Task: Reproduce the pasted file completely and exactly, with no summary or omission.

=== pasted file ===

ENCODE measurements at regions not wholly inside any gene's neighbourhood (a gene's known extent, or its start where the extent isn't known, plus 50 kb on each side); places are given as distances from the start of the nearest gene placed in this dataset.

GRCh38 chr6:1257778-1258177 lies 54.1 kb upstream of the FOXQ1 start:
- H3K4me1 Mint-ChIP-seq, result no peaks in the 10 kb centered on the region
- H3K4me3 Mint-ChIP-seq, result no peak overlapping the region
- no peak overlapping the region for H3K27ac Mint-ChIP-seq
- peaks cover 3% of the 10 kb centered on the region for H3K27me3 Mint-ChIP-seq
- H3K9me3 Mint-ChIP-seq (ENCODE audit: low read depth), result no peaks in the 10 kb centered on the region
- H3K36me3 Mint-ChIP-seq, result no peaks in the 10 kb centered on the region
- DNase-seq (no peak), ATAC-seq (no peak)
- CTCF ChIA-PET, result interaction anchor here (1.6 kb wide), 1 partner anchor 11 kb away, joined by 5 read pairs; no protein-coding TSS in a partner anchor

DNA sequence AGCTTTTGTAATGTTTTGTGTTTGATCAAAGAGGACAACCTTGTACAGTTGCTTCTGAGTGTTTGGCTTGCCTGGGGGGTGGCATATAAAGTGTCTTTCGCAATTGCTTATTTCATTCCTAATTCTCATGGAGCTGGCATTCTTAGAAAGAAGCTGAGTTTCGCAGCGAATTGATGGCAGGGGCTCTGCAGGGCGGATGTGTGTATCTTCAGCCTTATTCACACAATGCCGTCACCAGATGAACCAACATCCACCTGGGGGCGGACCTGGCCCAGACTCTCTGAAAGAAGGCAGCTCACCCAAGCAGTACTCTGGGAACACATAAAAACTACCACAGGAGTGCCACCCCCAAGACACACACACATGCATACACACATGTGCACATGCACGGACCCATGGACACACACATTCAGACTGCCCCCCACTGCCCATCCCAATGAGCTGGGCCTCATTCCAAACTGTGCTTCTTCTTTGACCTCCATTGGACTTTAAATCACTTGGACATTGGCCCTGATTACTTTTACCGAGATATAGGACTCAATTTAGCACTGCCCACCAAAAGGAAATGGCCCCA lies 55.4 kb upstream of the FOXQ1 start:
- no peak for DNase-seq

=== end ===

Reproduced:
ENCODE measurements at regions not wholly inside any gene's neighbourhood (a gene's known extent, or its start where the extent isn't known, plus 50 kb on each side); places are given as distances from the start of the nearest gene placed in this dataset.

GRCh38 chr6:1257778-1258177 lies 54.1 kb upstream of the FOXQ1 start:
- H3K4me1 Mint-ChIP-seq, result no peaks in the 10 kb centered on the region
- H3K4me3 Mint-ChIP-seq, result no peak overlapping the region
- no peak overlapping the region for H3K27ac Mint-ChIP-seq
- peaks cover 3% of the 10 kb centered on the region for H3K27me3 Mint-ChIP-seq
- H3K9me3 Mint-ChIP-seq (ENCODE audit: low read depth), result no peaks in the 10 kb centered on the region
- H3K36me3 Mint-ChIP-seq, result no peaks in the 10 kb centered on the region
- DNase-seq (no peak), ATAC-seq (no peak)
- CTCF ChIA-PET, result interaction anchor here (1.6 kb wide), 1 partner anchor 11 kb away, joined by 5 read pairs; no protein-coding TSS in a partner anchor

DNA sequence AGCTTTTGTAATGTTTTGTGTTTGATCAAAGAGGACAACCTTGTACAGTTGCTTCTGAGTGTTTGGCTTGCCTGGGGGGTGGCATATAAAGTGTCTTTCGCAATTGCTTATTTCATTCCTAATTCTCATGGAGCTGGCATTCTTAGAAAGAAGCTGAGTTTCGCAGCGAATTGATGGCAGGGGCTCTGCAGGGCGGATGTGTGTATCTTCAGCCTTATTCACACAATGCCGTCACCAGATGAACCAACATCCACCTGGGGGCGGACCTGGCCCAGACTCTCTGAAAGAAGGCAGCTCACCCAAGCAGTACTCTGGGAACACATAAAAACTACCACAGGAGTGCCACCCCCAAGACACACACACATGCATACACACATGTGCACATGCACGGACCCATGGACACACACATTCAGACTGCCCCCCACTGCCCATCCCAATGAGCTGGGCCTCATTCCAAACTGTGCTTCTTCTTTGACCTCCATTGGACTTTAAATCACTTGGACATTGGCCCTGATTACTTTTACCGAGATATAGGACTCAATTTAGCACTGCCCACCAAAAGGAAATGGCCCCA lies 55.4 kb upstream of the FOXQ1 start:
- no peak for DNase-seq